Thomas Cocke (son of William and Elizabeth) married and had a daughter, Eleanor, who was baptized in the Parish of Stottesdon.[iii][3] Thomas also had a son, Richard Cocke, who was baptized on December 13, 1597 in the Parish of Sidbury, which is just over one mile to the northeast of Pickthorn.[iv][4] On this cold winter day, the choice of the Parish of Sidbury was about 1/4 mile closer than the Parish of Stottesdon. It was this Richard Cocke of Pickthorn who would later travel to Virginia.

      Settlement in Jamestown

      Three ships carrying the first 105 settlers sailed from London in December of 1606. In May of 1607, they arrived at what would become Jamestown, Virginia. The first supply ship returned with 100 to 120 additional settlers in January of 1608 to find only 38 survivors of the original settlers. By the end of 1609, a total of between 500 to 735 people had come to Jamestown. In May of 1610, another ship arrived and found only 60 survivors. Ninety percent of the colonists had died during the first three years due to starvation, disease, and Indian attacks.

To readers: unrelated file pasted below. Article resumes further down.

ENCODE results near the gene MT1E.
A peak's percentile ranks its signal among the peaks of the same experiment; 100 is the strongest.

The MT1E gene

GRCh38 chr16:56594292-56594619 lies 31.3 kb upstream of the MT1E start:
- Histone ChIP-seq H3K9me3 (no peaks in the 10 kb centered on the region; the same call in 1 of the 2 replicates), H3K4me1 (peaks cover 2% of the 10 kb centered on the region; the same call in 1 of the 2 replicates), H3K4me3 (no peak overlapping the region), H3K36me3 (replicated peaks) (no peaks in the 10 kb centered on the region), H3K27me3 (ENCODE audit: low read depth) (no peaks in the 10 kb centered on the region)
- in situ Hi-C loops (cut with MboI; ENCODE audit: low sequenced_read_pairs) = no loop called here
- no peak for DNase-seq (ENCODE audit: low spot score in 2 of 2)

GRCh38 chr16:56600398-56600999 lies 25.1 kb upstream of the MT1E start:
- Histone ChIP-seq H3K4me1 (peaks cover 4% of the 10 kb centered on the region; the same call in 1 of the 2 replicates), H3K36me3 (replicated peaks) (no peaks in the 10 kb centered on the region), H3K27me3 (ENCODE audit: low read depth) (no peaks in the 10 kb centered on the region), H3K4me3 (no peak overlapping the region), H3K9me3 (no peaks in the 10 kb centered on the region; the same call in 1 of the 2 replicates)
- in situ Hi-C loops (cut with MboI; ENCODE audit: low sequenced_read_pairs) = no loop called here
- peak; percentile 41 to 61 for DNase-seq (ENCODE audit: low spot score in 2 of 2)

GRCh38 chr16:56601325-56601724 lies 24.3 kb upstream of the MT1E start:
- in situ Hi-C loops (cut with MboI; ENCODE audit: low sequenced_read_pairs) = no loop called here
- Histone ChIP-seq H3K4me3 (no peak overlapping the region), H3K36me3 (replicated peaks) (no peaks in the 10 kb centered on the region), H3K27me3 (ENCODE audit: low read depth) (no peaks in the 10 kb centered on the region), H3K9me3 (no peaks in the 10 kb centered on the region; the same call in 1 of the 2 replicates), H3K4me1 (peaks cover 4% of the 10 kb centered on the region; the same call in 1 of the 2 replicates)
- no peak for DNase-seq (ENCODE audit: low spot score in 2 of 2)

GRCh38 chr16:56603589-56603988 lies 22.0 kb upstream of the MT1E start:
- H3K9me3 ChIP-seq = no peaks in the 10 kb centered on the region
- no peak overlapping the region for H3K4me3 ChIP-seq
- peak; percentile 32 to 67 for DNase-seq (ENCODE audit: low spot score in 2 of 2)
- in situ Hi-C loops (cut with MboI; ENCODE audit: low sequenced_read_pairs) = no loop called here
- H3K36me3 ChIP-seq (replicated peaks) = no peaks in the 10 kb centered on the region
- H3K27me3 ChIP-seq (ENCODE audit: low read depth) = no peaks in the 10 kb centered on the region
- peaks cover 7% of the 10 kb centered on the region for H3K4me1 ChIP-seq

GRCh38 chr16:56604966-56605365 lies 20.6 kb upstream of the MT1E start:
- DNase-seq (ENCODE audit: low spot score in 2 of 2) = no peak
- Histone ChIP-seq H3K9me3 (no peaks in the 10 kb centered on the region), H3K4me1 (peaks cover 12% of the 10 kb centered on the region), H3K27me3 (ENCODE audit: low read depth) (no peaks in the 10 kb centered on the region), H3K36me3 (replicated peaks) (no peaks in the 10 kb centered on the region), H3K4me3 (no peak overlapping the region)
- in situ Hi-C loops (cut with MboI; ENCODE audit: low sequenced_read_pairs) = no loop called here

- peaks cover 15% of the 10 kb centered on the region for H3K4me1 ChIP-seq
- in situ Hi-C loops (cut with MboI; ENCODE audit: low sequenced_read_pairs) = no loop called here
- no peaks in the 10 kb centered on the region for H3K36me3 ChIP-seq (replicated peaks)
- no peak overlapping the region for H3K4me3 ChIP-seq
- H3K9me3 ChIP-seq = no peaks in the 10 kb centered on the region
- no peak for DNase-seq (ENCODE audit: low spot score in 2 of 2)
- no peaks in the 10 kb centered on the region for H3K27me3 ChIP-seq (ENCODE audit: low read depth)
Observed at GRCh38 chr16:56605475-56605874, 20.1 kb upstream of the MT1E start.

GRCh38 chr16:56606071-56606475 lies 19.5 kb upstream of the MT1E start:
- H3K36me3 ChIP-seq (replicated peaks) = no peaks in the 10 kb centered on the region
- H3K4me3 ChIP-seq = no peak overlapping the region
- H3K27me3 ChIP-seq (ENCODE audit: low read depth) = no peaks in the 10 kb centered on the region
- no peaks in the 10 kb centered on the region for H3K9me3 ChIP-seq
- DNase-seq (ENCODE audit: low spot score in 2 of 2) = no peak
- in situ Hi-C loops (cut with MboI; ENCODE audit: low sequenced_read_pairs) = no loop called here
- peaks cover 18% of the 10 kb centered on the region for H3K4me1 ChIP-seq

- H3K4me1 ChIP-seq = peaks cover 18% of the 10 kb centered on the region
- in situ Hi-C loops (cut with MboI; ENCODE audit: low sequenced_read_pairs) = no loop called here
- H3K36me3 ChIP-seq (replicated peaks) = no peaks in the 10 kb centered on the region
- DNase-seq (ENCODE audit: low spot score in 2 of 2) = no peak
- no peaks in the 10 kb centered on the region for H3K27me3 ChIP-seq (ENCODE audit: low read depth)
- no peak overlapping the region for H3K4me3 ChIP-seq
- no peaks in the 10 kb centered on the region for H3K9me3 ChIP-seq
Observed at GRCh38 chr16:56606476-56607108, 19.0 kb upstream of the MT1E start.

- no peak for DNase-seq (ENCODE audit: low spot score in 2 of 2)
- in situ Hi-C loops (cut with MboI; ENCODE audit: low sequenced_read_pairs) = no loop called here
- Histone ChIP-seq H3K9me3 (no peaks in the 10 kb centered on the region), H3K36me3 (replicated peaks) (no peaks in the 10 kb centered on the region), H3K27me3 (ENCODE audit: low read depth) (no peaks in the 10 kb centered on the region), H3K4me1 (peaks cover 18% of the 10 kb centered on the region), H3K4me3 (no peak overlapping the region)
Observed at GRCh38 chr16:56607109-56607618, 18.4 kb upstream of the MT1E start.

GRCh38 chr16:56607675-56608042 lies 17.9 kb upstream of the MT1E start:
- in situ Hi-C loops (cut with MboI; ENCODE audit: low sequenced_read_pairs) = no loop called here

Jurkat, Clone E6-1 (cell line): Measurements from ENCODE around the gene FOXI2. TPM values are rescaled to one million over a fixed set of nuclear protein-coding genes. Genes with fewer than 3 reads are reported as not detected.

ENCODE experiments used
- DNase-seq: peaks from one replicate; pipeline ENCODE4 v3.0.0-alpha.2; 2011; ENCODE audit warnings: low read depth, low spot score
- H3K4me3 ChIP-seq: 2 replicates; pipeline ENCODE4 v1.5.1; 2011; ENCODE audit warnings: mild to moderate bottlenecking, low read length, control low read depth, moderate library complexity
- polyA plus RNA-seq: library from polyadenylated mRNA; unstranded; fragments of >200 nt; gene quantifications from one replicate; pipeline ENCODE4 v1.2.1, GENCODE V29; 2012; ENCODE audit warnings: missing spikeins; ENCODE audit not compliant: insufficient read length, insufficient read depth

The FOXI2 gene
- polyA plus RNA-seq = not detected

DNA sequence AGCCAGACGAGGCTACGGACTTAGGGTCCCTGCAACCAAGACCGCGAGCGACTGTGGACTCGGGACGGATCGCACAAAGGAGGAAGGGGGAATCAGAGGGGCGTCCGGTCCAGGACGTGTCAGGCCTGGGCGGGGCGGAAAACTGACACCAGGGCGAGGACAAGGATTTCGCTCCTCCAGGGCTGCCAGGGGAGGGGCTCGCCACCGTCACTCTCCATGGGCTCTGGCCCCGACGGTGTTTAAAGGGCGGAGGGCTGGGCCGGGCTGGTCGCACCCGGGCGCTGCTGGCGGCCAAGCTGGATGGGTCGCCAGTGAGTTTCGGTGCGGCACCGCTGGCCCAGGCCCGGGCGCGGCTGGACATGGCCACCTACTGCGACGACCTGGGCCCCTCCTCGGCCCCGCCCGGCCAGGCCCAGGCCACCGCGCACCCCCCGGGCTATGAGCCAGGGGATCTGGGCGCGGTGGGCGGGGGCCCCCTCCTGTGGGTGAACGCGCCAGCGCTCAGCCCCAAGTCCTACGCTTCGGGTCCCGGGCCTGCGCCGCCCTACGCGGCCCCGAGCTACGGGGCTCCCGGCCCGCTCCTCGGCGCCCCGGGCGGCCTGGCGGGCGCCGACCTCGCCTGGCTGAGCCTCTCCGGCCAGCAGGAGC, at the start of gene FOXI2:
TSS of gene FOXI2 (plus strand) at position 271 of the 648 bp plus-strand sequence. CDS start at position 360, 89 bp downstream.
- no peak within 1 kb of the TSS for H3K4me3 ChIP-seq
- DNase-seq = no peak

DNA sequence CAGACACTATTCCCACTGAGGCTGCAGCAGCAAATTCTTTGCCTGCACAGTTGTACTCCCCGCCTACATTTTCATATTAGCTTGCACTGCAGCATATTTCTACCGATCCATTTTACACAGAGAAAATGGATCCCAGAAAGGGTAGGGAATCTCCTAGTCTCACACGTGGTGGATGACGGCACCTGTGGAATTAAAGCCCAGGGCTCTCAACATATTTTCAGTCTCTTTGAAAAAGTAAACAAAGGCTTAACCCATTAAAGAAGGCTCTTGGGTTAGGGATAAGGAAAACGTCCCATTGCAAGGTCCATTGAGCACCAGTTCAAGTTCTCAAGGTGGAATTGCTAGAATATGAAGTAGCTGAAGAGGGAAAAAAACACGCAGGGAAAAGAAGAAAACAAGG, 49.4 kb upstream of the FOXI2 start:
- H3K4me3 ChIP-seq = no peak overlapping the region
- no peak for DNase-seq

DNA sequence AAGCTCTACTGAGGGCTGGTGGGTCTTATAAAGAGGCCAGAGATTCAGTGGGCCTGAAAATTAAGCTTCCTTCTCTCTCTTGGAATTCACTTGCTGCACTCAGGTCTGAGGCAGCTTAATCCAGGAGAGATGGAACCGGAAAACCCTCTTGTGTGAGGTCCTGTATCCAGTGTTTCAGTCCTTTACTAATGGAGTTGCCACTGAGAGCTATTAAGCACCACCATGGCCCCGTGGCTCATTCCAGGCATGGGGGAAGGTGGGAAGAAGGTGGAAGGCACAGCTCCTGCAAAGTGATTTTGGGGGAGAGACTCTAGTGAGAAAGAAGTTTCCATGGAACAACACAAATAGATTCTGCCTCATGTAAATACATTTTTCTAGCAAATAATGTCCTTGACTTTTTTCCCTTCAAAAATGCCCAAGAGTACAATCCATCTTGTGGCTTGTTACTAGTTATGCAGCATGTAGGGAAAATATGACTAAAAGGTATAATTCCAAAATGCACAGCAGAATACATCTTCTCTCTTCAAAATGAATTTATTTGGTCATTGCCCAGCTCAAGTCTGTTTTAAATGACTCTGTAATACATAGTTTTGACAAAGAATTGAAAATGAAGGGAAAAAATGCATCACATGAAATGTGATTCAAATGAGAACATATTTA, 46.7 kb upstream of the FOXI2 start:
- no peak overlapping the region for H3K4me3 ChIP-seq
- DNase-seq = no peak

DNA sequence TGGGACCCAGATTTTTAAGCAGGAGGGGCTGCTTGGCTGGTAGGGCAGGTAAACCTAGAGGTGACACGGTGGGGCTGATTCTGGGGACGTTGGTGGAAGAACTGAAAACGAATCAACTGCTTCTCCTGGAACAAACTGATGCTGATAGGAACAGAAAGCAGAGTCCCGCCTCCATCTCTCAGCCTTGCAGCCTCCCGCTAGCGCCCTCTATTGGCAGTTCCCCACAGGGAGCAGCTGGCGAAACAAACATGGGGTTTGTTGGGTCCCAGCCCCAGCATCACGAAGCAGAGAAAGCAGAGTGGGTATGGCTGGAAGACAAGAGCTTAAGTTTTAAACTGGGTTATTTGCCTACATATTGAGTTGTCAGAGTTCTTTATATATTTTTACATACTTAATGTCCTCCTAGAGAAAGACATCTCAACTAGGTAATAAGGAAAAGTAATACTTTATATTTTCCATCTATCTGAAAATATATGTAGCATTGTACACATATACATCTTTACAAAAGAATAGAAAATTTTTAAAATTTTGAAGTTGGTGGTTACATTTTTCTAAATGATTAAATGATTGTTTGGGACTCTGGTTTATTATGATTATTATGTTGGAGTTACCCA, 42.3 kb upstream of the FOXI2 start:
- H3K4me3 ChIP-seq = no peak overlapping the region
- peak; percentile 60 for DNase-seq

In August of 1610, the Swan arrived at Jamestown from London. The Swan was about the seventeenth ship to bring settlers to Jamestown, Virginia. A young girl named Cecily was one of the passengers. She was about ten years old. When Cecily was about 16 years old, she married a man named Baley. They had a daughter named Temperance Baley near 1617. Cecily?s husband died within the next few years.